New Zealand Law Society - Courts Minister Chester Borrows looks forward

Courts Minister Chester Borrows looks forward

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Chester Borrows
Chester Borrows

From structure to language, we need a more simplified, context-driven court system.

Whether experienced by those in the legal profession, bit players (players such as complainants, defendants and witnesses) or the general public, our court system needs to be better understood.

This is the perspective of Chester Borrows, Minister for Courts, whose ideas for his portfolio stem from 35 years of “knocking around the courts”.

Previously a police officer, detective, lawyer and now Member of Parliament, Mr Borrows thinks he is well placed to make changes to the courts so that they are operating effectively in the interest of justice for everyone in society.

“The language we use in our courts is laden with jargon and needs to be simplified in order to be understood for people from all diversities. The structure of where people stand in court rooms needs a big rethink too.

“Legal speak is a foreign language to many. The hearing may as well be conducted in Mandarin. This is not a good way for a justice system to operate,” Mr Borrows says.

He says that we need to challenge what we do, how we do it and who we do it to in the courts. Taking justice back out into the community is an avenue being investigated to meet this end.

“It’s about evaluating how comfortable people are in courts who only use it sporadically. As lawyers, judges or police officers, we are there all the time so are used to the processes and tradition.

“We need to draw on the way in which community interest groups, maraes and churches work to make our processes more relevant,” he says.

When offenders are surrounded by others in the community, the relevance of their actions is reinforced and resolutions run deeper, Mr Borrows says.

He is looking forward to the evaluation of Rangatahi courts and that Ngā Hau e Whā Marae in Christchurch established after the earthquakes.

“Anecdotally, these types of courts seem to be working well, but need further evaluation.

“I think we need to always question the business of justice and how applicable it is to the times in which we live,” Mr Borrows says.

The general shape of our courts is better than most countries, Mr Borrows asserts, though there is enormous room for improvement, especially in areas like restorative justice.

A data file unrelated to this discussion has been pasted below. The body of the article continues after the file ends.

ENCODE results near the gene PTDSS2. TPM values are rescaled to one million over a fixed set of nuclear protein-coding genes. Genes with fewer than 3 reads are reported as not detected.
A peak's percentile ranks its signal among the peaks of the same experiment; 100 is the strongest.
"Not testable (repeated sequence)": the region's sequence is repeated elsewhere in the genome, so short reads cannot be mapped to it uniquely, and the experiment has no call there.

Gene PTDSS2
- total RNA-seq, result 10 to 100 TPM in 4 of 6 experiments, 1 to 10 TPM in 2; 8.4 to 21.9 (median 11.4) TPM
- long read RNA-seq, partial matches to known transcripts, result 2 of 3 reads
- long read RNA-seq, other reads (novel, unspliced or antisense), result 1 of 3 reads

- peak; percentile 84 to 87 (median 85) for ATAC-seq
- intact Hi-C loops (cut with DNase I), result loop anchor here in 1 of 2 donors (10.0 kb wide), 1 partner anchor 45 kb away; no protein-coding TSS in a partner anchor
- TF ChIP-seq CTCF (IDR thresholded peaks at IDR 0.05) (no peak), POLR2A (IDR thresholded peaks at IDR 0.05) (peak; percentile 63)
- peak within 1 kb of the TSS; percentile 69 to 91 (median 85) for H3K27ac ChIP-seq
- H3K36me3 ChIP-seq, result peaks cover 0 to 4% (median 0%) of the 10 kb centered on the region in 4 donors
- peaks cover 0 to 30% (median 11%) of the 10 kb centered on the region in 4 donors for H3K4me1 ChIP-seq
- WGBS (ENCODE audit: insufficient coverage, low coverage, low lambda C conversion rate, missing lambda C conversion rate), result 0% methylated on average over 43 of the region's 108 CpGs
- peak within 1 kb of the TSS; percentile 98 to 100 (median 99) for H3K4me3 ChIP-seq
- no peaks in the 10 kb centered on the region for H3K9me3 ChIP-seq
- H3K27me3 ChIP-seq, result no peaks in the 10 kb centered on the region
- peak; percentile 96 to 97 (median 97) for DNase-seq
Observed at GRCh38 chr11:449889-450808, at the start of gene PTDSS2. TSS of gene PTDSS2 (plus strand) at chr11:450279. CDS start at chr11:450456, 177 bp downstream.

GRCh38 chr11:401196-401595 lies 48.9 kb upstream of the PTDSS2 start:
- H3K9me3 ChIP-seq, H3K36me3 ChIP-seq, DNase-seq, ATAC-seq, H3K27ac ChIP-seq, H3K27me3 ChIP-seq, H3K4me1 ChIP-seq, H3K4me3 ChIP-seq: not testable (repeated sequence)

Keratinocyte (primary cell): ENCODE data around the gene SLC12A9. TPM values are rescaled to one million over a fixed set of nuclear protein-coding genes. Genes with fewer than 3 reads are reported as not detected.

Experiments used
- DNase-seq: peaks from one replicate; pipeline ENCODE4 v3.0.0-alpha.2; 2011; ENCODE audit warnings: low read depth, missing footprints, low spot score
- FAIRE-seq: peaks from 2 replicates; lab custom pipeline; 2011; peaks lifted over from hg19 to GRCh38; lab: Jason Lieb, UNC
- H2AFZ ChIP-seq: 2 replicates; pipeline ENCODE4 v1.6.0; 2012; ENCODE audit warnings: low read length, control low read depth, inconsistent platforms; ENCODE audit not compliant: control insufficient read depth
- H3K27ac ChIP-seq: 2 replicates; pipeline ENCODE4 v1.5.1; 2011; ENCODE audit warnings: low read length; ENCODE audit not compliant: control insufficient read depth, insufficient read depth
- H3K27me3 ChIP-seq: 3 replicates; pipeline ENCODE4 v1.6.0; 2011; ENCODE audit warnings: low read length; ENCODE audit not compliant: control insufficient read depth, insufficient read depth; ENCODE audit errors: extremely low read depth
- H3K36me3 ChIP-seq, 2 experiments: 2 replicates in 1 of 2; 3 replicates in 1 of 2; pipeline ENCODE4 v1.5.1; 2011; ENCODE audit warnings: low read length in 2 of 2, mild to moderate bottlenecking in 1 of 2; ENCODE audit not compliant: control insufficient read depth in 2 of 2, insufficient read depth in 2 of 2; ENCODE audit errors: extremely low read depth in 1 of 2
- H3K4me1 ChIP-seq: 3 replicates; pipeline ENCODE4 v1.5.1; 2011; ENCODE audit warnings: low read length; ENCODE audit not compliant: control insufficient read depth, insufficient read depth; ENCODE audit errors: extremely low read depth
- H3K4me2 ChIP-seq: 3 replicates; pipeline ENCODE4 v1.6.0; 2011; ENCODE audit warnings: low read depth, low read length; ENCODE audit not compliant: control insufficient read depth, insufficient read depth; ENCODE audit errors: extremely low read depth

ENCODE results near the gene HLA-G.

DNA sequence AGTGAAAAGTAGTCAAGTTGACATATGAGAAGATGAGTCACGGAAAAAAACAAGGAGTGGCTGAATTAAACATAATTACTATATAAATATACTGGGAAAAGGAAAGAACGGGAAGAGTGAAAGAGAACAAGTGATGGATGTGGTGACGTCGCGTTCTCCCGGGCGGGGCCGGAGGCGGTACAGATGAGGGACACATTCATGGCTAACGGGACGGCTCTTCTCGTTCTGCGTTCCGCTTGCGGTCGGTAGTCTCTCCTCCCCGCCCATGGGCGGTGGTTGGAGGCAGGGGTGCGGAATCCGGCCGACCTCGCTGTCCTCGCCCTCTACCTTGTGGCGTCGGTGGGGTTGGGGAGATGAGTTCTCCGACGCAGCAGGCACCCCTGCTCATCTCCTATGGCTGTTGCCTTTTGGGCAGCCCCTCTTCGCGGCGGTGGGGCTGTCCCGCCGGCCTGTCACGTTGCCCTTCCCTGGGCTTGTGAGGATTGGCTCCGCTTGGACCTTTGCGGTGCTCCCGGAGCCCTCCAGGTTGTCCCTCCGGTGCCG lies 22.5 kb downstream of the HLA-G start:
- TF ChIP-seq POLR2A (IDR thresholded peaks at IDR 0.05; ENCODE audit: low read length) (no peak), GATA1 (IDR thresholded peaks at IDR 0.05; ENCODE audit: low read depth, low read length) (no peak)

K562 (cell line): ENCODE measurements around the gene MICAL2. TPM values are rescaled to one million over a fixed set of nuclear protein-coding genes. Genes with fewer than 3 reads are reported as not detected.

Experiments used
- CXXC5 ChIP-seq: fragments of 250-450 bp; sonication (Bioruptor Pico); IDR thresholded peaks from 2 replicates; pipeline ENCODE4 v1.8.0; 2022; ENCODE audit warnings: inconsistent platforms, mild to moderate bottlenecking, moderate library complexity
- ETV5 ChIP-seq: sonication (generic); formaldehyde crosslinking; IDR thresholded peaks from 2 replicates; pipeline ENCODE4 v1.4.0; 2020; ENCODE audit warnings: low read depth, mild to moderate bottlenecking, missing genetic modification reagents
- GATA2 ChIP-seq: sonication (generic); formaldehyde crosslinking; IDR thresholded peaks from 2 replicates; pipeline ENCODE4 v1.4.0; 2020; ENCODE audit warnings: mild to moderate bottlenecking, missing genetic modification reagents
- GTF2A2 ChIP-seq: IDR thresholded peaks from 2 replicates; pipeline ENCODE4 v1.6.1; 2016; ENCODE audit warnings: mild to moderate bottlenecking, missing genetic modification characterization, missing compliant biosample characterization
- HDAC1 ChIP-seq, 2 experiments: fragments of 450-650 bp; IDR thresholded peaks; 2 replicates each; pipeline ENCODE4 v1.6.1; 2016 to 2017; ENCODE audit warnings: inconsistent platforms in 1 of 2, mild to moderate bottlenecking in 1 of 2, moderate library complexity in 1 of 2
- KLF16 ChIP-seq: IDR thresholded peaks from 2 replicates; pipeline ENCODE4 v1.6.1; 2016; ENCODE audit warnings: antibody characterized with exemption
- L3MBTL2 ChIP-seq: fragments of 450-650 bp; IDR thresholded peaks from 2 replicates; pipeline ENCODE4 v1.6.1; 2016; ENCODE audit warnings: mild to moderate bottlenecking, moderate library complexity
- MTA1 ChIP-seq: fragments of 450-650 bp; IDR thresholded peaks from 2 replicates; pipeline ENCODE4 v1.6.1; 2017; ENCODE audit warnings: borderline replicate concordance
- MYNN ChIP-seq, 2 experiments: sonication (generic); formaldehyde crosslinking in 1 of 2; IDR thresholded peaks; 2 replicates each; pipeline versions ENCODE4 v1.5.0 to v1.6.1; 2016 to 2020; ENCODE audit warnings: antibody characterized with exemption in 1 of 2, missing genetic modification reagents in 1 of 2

“We need to enable restorative justice more pre-sentence. This works great in the youth court, but if it works so well here, it would work similarly well for people of all ages.

“It’s all about being smart on crime to reduce reoffending. If we accept that there are drivers of crime, then we need to act earlier to put roadblocks on the path to crime. Current we only do this in court post-sentence,” he says.

The priority of the government, explains Mr Borrows, is not to just churn through cases; it’s about applying an appropriate speed of justice that makes courts effective.

“There are significant lag times between indictment and hearings, but it’s not necessarily ‘the faster the better’ approach that we are after. A rush decision is seldom as good as a fairly informed decision. We need to do things at an appropriate pace.”

Economic restraints that are prevalent across government departments also exist in court management. Mr Borrows indicates that he is looking into managing courts on a regional basis rather than court by court.

Audio visual links between courts and users can be cost effective in this respect.

“There is the potential for an online judge roster and to look at virtual courts where people would Skype in, for example. This would work in simple cases and have the potential to reduce court time.

“There is always room to improve, it’s the need and the how. But there are economic limitations. We have to efficiently use public money and I think the National government is under the microscope in this respect more so than any government before.”

This article was published in LawTalk 793, 13 April 2012, page 7

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